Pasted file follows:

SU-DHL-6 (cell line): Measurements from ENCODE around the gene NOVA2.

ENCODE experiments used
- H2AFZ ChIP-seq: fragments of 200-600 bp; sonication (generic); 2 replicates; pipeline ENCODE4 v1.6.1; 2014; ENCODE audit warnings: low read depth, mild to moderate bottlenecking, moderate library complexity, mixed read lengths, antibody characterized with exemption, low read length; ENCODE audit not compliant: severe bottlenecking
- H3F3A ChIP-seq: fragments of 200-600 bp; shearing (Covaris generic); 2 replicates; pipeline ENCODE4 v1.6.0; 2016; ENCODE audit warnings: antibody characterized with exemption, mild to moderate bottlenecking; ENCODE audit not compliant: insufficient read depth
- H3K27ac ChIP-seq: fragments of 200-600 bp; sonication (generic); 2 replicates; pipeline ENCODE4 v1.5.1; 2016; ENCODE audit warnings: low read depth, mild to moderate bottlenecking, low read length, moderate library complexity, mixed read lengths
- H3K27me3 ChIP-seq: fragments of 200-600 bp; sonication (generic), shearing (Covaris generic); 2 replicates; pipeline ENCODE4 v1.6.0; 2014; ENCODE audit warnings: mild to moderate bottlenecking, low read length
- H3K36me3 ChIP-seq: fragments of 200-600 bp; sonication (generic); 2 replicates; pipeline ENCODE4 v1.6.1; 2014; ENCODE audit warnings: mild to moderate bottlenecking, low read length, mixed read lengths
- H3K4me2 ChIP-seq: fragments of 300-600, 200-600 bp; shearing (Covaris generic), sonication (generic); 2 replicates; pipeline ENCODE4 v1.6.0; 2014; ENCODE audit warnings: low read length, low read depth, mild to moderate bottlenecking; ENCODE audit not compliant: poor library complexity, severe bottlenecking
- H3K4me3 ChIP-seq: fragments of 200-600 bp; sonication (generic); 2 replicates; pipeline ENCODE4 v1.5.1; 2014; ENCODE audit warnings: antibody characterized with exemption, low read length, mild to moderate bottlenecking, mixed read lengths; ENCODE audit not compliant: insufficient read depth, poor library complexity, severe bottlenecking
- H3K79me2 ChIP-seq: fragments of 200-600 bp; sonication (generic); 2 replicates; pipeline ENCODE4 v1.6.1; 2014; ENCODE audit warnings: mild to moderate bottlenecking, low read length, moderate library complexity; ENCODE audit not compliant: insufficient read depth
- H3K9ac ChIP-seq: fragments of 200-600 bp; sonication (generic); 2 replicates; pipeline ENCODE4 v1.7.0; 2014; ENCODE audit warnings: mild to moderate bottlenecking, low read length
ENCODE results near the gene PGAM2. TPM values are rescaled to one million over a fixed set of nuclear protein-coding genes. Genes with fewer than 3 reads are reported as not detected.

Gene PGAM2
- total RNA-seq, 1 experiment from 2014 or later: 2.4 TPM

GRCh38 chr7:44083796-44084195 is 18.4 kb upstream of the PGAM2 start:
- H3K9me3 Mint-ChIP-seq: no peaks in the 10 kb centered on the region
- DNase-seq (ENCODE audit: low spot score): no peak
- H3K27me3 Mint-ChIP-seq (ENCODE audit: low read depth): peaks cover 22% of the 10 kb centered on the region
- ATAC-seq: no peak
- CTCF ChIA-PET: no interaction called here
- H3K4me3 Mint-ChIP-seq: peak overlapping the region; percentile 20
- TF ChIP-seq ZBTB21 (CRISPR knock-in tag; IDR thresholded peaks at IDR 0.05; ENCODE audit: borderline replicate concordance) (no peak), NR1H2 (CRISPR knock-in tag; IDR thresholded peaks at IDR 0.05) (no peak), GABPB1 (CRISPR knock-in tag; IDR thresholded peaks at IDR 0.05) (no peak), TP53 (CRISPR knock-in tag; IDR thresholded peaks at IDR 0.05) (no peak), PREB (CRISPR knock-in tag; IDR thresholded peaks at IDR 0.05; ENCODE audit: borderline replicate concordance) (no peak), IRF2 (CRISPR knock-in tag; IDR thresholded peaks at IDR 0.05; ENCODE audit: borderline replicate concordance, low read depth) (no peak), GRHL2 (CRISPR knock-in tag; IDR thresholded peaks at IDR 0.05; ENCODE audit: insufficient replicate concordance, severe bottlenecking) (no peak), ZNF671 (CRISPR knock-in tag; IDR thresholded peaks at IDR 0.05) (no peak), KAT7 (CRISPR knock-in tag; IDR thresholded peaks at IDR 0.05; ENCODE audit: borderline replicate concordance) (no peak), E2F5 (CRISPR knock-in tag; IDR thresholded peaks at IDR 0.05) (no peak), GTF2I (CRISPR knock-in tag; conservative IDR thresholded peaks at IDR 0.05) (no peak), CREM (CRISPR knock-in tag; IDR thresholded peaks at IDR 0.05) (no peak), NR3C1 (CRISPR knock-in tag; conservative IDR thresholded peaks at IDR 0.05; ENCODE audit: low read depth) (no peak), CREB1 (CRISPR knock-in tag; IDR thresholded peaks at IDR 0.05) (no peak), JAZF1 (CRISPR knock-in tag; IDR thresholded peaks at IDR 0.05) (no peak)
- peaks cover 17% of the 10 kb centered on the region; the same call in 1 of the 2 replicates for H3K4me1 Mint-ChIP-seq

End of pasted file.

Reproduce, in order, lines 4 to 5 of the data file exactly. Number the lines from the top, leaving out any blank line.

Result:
- H3F3A ChIP-seq: fragments of 200-600 bp; shearing (Covaris generic); 2 replicates; pipeline ENCODE4 v1.6.0; 2016; ENCODE audit warnings: antibody characterized with exemption, mild to moderate bottlenecking; ENCODE audit not compliant: insufficient read depth
- H3K27ac ChIP-seq: fragments of 200-600 bp; sonication (generic); 2 replicates; pipeline ENCODE4 v1.5.1; 2016; ENCODE audit warnings: low read depth, mild to moderate bottlenecking, low read length, moderate library complexity, mixed read lengths